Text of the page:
Do you remember the movie, “Top Gun” which starred Tom Cruise? The movie came out when I was in my first incarnation in this part of the world, and I was fresh out of the Army. The military lends itself to transitory relationships, and I migrated from being in the Army to hanging out with Air Force people station at Moody Air Force base just east of Valdosta. Tall Tree Apartments, where my sister was the manager, was home for a lot of the Air Force people, and truth be told, we all spent a lot more of our time drunk than we should have.
But “Top Gun” was an event. The movie is based in the adventures of Naval Aviators, but the Air Force people adopted the movie as their own. I’ll try to explain it as best I can, and the only thing I ask of you, is you never ask me, “WHY?”
Every time the movie came on HBO or Showtime we would throw a Top Gun Party. Everyone had some part in the movie to play, and everyone played their part. Remember the part in the movie where there are guys on the carrier deck and they’re waving their arms, or doing something like that? Well, we had a couple of guys who could mimic the carrier deck guys perfectly. And dialog? Remember the “Lost That Lovin’ Feelin’” scene? Now that was something to watch. Mostly that was all I could do because I hadn’t memorized the movie like some people had. But I did sing along with that part, because everyone did. That was one of the high points of the movie. That was one of those alcohol bonding moments for us all. We could be sitting around the pool drinking or hanging out at the Deli Bar, or in the middle of something else entirely and suddenly someone would say, “She’s lost that lovin’ feelin’” and it was on! When we finally got a VHS copy of it there were residents of Tall Tree who threatened to burn the tape, and the building down with it. We just figured they had lost that lovin’ feelin’.
This was a long time before what was known as “surround sound” but we didn’t need no stinkin’ surround sound. We were surround sound. All the parts when there was someone speaking on a radio to someone else we had three or four people doing each part, complete with sound effects. Whatever you think you have experienced in the way of movies this was something totally different altogether. There would be one woman in the kitchen making Margaritas speaking the female lead flawlessly, another in the living room watching the movie speaking the same part, and then if someone by the pool could hear the movie, they would be dialoging sans visuals.
Sometimes we would be out beside the pool and that sound from the soundtrack, “Danger zone” by Kenny Loggings would come on the radio and the carrier deck hands would break into their positions and poses. These guys were as perfect as any drill team, as serious as any actor being paid for the part, and any mistake, no matter how small was tragic. If someone blew their part out by the pool that was a sure sign we needed another Top Gun party, and it was a given it would happen.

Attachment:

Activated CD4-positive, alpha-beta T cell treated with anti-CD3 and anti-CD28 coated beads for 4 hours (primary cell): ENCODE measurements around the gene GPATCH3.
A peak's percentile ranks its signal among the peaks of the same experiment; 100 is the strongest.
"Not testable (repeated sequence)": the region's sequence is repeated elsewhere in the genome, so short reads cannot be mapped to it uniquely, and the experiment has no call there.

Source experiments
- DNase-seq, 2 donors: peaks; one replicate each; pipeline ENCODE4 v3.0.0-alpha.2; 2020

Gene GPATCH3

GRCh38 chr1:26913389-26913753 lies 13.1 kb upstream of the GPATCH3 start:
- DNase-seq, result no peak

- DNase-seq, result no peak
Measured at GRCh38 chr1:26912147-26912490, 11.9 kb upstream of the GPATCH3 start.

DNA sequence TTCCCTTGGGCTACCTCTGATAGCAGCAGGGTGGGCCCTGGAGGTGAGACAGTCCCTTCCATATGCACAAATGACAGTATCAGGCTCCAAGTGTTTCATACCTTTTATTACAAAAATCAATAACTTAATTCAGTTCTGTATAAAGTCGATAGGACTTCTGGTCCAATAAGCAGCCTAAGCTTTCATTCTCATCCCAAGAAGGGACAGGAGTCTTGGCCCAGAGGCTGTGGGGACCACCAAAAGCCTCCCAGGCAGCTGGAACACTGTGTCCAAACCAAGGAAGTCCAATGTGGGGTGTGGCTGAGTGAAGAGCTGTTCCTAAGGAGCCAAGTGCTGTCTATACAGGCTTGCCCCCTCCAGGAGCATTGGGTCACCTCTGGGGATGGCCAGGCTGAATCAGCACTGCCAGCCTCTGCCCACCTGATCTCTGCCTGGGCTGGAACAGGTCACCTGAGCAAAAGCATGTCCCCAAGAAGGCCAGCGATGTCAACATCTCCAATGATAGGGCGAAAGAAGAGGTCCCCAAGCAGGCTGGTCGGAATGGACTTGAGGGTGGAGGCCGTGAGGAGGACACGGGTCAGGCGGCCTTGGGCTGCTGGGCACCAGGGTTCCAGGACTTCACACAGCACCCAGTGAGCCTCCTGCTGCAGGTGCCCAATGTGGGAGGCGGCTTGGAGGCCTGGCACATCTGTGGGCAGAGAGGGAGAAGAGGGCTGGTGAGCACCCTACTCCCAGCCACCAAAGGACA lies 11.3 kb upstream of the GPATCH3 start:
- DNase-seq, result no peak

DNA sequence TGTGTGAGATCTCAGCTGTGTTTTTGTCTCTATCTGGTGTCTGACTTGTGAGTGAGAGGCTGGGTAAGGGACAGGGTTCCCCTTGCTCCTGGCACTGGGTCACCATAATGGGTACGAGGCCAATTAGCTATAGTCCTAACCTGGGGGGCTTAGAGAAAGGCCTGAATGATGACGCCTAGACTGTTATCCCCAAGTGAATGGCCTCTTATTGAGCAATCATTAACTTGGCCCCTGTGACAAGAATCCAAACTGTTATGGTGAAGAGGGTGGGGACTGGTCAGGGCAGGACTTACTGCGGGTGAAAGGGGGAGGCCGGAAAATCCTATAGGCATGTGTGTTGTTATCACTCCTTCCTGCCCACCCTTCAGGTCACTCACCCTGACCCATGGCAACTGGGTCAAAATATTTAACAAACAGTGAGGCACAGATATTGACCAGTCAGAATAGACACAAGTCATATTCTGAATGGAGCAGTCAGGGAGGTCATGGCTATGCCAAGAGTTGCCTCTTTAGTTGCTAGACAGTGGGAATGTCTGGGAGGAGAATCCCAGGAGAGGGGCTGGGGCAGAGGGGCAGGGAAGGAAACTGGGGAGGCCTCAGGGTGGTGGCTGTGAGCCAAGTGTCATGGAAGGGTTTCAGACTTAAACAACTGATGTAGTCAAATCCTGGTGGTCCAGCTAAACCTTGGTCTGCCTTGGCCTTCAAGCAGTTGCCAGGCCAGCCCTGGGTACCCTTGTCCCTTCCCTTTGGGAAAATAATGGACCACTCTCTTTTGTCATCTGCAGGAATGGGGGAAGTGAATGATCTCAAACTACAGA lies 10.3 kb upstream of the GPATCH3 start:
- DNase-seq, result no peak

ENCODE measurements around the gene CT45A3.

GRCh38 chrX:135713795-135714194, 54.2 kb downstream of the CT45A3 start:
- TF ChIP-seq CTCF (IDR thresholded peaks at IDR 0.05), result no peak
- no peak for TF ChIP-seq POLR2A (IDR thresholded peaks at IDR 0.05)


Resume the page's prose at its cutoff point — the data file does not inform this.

The really odd thing is because the military is transitory, characters came and went, but the movie lived on. We would lose a deck hand, or a fighter pilot, or even a Meg Ryan, but there was always some new person who just moved in who, lonely, drunk, or bored, or perhaps all three, would embrace the Top Gunness of us all, and begin to study the intricacies of the confrontation of Ice Man and Mavrick in the bathroom scenes. You had to do more than just memorize the dialog, you had to be able to live the part, you had to get the inflection down pat, and you had to do it while drinking enough beer to anesthetize a rhino.
We looked down on those people who would not give it their all.
We lacked a common past, and we lacked mutual old friends, and we lacked any sort of commonality at all in our lives, so we created our own culture. This would be our ritual, our Mass, and our secret handshake. No, not just anyone could do the Tom Cruise parts, and no, not just anyone could start the lost lovin’ feelin’, and not just anyone could do the deck hands wave, unless they receive some sort of encouragement from the group. For a woman to engage in the Goose and Meg Ryan piano scene with a man was part of the group’s courtship ritual. That was something you just didn’t do with someone unless you were going to sleep with them, and you never did that with someone else’s mate. Doing the piano scene with someone was high excitement. The better the scene was done, the better the sex was going to be, oh, everyone knew that. To blow that scene was to have some sort of group crisis, where everyone would demand some sort of do over. And for a couple who was in trouble not to do the scene together was a sure sign they were not going to last. When a couple broke up and one of them did the Piano Scene with someone else, well, that was like the ultimate divorce.
We lost too many people at once, we were getting bored with it, and it had to end sooner or later. It had become too important, too much the same thing over and over again, and we were not attracting new converts. My sister’s real divorce had a lot to do with it, because nothing was fun for a while, and when we lost two of the main people to transfer, it just wasn’t the same. We lost that lovin’ feelin’ and it was gone, gone, gone.